Fuel payment proposals leaked on train

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Indy Politics

Gordon Brown's economic recovery plans took a farcical twist as a senior civil servant was overheard discussing secret proposals to give families a one-off windfall of up to £150 towards their winter fuel bills.

Officials are working on a range of measures for breathing new life into the economy as the Prime Minister seeks to restore his battered credibility and fend off attempts by Labour opponents to depose him.

Tensions are rising in Whitehall as speculation over a stamp duty holiday is blamed for undermining the property market and Downing Street casts around for voter-friendly initiatives. Treasury officials were forced yesterday to deny reports of a growing rift between Mr Brown and Alistair Darling, the Chancellor.

Ministers were considering a payment to seven million families receiving child benefit as part of the economic recovery package, it emerged yesterday. They are looking at several figures, thought to range up to £150, a sum that would leave the taxpayer with a £1bn bill.

The scheme was disclosed by a traveller who overheard Sir Brian Bender, Permanent Secretary at the Department for Business, Enterprise and Regulatory Reform, discussing the idea with a colleague on a train between Leeds and London. The unnamed commuter told The Sunday Times that the civil servants were talking about ways to alleviate the soaring costs of fuel. She said: "I heard [Sir Brian] say: 'He wants to give it to the ordinary people.' I think he was referring to Gordon Brown."

She said: "His colleague suggested the extra cash could go to the needy, but he replied: 'No, a fuel rebate for everybody on child benefit.'"

Whitehall officials confirmed that they were looking at proposals to ease the impact of high fuel prices on families, but stressed that no final decisions had been taken.

Philip Hammond, the shadow Chief Secretary to the Treasury, said: "Britain faces yet more confusion on the back of this new speculation about the Government's plans.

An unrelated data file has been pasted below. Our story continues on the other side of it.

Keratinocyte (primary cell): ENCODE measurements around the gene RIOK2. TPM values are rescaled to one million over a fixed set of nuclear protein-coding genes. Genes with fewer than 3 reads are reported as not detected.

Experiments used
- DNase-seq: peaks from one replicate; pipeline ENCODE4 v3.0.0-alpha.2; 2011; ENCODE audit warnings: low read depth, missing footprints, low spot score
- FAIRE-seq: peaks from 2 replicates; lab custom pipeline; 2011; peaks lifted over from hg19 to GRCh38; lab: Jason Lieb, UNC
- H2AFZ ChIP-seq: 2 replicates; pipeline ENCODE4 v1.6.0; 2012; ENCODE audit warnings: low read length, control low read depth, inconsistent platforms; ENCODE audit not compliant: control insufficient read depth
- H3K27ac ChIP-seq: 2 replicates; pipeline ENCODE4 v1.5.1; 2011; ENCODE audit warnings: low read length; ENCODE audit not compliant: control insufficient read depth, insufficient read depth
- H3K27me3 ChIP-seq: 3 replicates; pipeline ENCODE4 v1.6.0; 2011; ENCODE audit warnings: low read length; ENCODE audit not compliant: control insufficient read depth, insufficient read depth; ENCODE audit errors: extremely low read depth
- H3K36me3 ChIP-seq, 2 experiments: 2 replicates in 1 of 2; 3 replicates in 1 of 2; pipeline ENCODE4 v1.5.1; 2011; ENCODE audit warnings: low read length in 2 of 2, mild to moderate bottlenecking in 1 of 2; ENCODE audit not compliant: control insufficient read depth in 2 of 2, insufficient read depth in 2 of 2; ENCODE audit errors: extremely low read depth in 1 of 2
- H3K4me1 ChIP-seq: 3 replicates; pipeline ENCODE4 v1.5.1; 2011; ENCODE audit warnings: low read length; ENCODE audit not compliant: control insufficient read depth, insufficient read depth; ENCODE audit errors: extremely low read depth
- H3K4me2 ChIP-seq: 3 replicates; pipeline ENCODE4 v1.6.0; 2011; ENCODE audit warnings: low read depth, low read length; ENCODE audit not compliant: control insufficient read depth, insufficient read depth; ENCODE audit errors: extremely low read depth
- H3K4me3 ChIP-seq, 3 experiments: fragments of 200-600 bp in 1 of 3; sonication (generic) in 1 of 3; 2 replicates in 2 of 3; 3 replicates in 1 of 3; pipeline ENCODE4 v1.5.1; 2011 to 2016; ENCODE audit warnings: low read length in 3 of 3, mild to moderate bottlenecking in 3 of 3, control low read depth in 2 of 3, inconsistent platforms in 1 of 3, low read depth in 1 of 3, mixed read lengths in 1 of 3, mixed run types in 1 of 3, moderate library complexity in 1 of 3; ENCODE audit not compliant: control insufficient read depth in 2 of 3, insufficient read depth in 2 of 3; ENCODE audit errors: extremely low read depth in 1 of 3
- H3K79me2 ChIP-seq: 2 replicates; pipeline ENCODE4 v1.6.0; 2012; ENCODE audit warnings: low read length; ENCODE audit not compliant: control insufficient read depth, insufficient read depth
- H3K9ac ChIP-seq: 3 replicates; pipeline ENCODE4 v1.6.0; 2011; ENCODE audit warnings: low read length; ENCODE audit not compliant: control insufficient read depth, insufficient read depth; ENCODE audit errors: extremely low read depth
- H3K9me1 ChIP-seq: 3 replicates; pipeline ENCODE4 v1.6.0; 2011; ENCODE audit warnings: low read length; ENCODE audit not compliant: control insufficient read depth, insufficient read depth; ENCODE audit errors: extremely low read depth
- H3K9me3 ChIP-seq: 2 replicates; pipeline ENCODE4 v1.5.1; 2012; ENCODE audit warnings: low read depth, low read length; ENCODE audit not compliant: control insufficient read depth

"If Gordon Brown had acted prudently and put money aside for a rainy day during the good years, as all our competitors did, he wouldn't be floundering now, floating all sorts of ideas that he doesn't know how to pay for."

The Treasury denied a report that Mr Darling was angry he had been "stitched up" by Downing Street through a briefing operation over stamp duty. No 10 sources also fiercely dismissed as "utter garbage" suggestions they were responsible for triggering speculation over stamp duty. However, Labour MPs are aghast that the issue has turned into a serious own goal with evidence that the uncertainty over stamp duty was further damaging the already fragile property market. A survey for the National Association of Estate Agents found that 24 per cent of its members believed sales had fallen through as a result of the speculation.

The hunt for ways of giving the economy a desperately needed lift comes amid further evidence of Labour's electoral crisis. A YouGov survey for the News of the World put the party 20 points behind the Tories. It also suggested Labour would do better without Mr Brown at the helm – a finding which is likely to increase agitation for a leadership contest in the weeks ahead.

Tony Woodley, joint leader of super-union Unite, accused the Government of losing touch with its core supporters. "Labour needs to be on the side of ordinary voters, huge swaths of whom are union members wanting to see less appeasement of business people who do not and never will vote Labour."